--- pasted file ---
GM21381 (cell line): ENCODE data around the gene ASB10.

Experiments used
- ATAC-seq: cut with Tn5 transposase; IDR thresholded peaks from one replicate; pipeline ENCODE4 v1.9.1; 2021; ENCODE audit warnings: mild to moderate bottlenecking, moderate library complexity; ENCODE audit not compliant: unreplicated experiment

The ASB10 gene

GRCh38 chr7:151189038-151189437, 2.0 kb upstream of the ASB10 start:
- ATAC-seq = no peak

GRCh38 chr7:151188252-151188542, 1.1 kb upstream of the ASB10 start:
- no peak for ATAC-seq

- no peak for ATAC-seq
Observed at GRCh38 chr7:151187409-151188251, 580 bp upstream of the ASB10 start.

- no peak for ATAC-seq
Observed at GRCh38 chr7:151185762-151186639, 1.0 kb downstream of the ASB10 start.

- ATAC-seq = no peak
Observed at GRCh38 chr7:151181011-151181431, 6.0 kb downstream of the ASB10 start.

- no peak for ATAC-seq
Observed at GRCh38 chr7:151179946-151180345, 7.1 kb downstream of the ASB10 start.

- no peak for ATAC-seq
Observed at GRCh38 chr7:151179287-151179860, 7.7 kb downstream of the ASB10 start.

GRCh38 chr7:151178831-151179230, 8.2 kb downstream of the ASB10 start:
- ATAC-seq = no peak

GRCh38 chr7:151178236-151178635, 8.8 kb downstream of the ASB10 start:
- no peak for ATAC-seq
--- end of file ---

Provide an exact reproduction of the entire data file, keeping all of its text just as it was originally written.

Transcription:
GM21381 (cell line): ENCODE data around the gene ASB10.

Experiments used
- ATAC-seq: cut with Tn5 transposase; IDR thresholded peaks from one replicate; pipeline ENCODE4 v1.9.1; 2021; ENCODE audit warnings: mild to moderate bottlenecking, moderate library complexity; ENCODE audit not compliant: unreplicated experiment

The ASB10 gene

GRCh38 chr7:151189038-151189437, 2.0 kb upstream of the ASB10 start:
- ATAC-seq = no peak

GRCh38 chr7:151188252-151188542, 1.1 kb upstream of the ASB10 start:
- no peak for ATAC-seq

- no peak for ATAC-seq
Observed at GRCh38 chr7:151187409-151188251, 580 bp upstream of the ASB10 start.

- no peak for ATAC-seq
Observed at GRCh38 chr7:151185762-151186639, 1.0 kb downstream of the ASB10 start.

- ATAC-seq = no peak
Observed at GRCh38 chr7:151181011-151181431, 6.0 kb downstream of the ASB10 start.

- no peak for ATAC-seq
Observed at GRCh38 chr7:151179946-151180345, 7.1 kb downstream of the ASB10 start.

- no peak for ATAC-seq
Observed at GRCh38 chr7:151179287-151179860, 7.7 kb downstream of the ASB10 start.

GRCh38 chr7:151178831-151179230, 8.2 kb downstream of the ASB10 start:
- ATAC-seq = no peak

GRCh38 chr7:151178236-151178635, 8.8 kb downstream of the ASB10 start:
- no peak for ATAC-seq